I use the recipe on the back of Rumsfield Baking Powder can and I do not use a food processor. Totally unnecessary to get a light, high rise biscuit. All you need to do is measure dry ingredient and cut in shortening (or butter) with a pastry blender. I substitute buttermilk for milk, but pull back a bit on the buttermilk. I am looking for the right consistency as you would find when making biscuits with regular flour. After adding the buttermilk, I mix it just enough (with a large spoon or spatula in a bowl ) for everything to come together. I GENTLY knead it for about 30-60 seconds. Pat the dough to about 1/2 to 3/4 inch thick. I cut out biscuits and put them on a baking sheet allowing the biscuits to touch so that they will get a nice rise. These will be a southern style buttermilk biscuit similar in appearance to the kind you get in a restaurant or Pillsbury Grands.
I don’t have einkorn berries.or a berry grinder.
I have ten pounds of white einkorn flour.
I picked up a quart of buttermilk yesterday anticipating trying my hand at your recipe.
Would you please post modifications to your recipe for white einkorn flour versus whole berry einkorn flour?
I would like to bless my lovely Italian bride with a batch of homemade einkorn buttermilk biscuits when she comes home from work.
Biscuits came a bit dry. What change or changes can be made to have them be lighter and a little more taste as well? Thank you.
Caroline, you can try using a teaspoon of salt and increasing the butter to 6 or 7 tablespoons.
I did not see butter listed in the ingredients, just coconut oil. So are you recommending adding the teaspoons of butter as an addition to the coconut oil, or did you mean butterMilk?
Hi Gail, I apologize for the confusion. I meant to refer to the coconut oil, although butter would work too.
TRY USING YEAST. I have been baking bread with yeast for years. I think yeast will give the biscuits more rise, but it may take about three hours. Einkorn rises about double size, whereas modern wheat rises about 3 to 4 times. I no longer use modern wheat. I only use einkorn or whole rye or both. Rye also rises about double.
I am confused about the hull on the einkorn wheat berries. Do some people grind the hull with with the berries? Have you removed the hull from your berries? Is it more nutritional to grind flour with the hull.
I am just learning about this wheat. Thank you for your reply. Helen Scott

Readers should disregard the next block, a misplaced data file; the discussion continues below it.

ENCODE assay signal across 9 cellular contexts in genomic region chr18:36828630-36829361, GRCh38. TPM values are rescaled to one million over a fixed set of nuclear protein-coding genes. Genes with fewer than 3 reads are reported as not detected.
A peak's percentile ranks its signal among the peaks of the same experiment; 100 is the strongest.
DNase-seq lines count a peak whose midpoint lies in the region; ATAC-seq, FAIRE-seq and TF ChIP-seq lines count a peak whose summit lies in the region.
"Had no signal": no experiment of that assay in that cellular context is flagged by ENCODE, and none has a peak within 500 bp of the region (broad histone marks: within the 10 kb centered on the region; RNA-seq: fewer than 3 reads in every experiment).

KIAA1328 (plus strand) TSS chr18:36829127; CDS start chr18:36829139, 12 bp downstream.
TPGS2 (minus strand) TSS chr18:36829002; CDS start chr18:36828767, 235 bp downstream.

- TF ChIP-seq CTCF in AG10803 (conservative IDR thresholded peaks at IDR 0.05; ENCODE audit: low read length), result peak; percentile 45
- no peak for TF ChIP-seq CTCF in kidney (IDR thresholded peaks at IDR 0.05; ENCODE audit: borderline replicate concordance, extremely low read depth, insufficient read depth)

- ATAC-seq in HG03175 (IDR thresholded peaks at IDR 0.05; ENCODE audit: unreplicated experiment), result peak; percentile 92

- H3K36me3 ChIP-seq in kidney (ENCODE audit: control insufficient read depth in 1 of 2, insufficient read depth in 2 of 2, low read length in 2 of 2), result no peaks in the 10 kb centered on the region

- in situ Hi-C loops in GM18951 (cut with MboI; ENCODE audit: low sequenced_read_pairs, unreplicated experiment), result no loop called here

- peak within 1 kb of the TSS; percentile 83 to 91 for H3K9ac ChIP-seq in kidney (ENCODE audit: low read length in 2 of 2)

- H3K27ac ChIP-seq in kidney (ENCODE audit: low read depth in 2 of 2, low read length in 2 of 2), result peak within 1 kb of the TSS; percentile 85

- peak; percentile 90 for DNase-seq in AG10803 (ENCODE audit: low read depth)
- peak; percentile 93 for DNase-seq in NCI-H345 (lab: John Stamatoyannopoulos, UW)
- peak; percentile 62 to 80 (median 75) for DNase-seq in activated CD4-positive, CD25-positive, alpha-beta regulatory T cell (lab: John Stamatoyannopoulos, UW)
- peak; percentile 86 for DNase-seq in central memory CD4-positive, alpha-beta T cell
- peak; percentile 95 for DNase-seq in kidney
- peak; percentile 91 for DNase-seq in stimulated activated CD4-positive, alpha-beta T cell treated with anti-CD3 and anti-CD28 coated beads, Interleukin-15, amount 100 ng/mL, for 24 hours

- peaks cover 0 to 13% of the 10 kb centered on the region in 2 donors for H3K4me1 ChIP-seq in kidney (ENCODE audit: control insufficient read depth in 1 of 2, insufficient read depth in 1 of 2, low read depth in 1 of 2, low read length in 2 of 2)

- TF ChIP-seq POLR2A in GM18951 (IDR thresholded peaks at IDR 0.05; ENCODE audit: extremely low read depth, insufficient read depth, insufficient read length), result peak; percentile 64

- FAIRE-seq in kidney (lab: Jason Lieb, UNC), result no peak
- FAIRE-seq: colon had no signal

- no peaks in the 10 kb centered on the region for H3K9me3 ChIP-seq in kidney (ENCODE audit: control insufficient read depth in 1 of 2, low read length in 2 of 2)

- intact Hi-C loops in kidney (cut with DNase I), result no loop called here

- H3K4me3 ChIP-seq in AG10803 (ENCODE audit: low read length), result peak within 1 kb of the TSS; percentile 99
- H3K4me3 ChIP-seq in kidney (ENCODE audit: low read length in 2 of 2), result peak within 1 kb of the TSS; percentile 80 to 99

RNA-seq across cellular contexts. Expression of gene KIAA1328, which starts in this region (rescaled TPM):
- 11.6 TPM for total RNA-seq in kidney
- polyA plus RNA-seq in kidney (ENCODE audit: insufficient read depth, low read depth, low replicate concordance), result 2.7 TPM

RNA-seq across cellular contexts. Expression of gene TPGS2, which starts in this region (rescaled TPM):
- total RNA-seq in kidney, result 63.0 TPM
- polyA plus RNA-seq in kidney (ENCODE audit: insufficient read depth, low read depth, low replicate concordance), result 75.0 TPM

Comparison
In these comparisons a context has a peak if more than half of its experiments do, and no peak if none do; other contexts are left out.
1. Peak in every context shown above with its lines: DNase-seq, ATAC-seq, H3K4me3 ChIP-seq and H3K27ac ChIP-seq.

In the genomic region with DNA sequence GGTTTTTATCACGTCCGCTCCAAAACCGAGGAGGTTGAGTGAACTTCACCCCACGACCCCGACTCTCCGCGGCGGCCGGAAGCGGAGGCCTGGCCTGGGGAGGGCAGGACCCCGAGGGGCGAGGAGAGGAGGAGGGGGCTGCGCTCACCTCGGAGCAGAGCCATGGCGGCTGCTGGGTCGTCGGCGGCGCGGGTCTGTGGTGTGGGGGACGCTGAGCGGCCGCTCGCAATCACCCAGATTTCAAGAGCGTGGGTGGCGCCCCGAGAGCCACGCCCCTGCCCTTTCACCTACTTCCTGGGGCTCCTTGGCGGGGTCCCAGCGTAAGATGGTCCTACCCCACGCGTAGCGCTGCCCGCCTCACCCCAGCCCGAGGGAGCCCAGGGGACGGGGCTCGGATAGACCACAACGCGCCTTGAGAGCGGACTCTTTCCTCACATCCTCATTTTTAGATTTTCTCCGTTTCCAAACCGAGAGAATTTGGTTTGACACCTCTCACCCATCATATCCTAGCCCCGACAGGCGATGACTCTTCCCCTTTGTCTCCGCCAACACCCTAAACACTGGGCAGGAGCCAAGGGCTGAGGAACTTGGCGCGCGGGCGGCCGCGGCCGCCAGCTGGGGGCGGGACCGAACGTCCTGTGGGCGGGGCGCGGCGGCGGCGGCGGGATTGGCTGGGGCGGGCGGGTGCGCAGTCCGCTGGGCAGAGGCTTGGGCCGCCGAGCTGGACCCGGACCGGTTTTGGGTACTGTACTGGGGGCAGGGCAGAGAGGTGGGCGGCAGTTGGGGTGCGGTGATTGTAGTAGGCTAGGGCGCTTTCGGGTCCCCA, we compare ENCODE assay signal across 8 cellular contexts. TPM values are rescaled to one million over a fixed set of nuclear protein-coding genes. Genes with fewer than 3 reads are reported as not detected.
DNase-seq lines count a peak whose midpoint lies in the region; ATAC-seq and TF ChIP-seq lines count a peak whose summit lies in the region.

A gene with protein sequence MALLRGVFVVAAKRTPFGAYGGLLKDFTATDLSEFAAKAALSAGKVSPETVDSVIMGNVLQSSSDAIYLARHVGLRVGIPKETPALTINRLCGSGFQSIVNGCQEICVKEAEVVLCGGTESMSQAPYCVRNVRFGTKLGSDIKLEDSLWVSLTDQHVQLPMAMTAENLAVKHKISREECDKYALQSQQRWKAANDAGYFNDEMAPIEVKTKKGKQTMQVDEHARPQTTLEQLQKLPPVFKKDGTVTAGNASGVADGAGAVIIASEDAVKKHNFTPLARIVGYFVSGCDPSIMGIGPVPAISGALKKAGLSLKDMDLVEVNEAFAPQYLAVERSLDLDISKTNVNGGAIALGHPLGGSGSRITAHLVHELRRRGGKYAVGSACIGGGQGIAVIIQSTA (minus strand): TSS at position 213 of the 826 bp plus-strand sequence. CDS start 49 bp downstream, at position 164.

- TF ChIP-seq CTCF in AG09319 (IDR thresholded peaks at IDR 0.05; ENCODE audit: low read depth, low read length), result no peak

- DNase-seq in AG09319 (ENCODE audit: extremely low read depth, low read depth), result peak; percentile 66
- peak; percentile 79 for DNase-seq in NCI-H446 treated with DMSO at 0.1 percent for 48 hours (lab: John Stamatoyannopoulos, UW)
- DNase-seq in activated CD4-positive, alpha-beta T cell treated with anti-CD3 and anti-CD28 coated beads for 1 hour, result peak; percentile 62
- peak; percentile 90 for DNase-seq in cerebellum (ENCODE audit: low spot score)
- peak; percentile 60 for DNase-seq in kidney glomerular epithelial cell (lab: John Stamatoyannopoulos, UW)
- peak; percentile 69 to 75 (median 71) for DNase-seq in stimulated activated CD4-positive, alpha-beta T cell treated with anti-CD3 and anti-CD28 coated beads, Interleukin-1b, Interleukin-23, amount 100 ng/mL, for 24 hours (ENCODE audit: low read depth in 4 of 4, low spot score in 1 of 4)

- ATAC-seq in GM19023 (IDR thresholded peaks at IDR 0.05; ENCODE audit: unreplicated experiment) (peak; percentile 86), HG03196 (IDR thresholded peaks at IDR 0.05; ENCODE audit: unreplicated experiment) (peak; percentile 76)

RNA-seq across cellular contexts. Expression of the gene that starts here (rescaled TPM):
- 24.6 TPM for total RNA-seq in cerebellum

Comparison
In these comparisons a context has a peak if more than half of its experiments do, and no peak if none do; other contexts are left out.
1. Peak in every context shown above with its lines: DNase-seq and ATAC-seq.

You can try it but it doesn’t work. We remove the hull before milling. All berries we ship have the hull removed.
Would like to try this.
Can you use a non dairy milk substitute such as coconut milk?
Hi Susan, that should work just fine. Just be aware of the final consistency and make any changes that may be necessary.
I made these biscuits and they tasted great! I did have one problem though, they didn’t seem to rise at all and were a little flat. The ones pictured look like a risen biscuit. Do you have any idea what I could have done wrong? I ground the wheat berries but didn’t sift them (so I used them as whole grain flour), is that what I did wrong?
Hi Patricia, with einkorn, coaxing a rise can take practice. We did use the whole grain flour for these. I didn’t see exactly what you did, but I would suggest adding a little less flour so the dough is a little wetter. If there is too much flour, the buttermilk and baking powder reaction isn’t quite strong enough to push it up. The five cups is approximate. Einkorn takes longer to absorb liquid than wheat, so sometimes people add too much flour trying to achieve the right consistency, but if you leave it for a few minutes and let it absorb and then come back, you’ll often see that you don’t need to add any more flour. I hope this helps.
Thank you for your reply. I used regular milk instead of buttermilk because that’s what I had on hand. I bet I did use too much flour because the dough was so wet. I am going to keep trying using less flour next time! 🙂
Yes, the baking powder and buttermilk react to facilitate the rise so that would make a difference.
Tried these biscuits this morning, with home milled flour that I double sifted. Very simple to make, except for a little extra time measuring out some ingredients I don’t usually use in regular biscuits. No, they don’t taste like White Lily flour biscuits, but they are pretty good. Mine wouldn’t get brown and I was afraid I was overcooking and drying them out with longer oven time. I think I’m going to enjoy using einkorn, once I get the hang of using it. I’m fascinated with the ways to use it, such as popping and such. Want to try it as a breakfast cereal soon. I’m really enjoying perusing this site.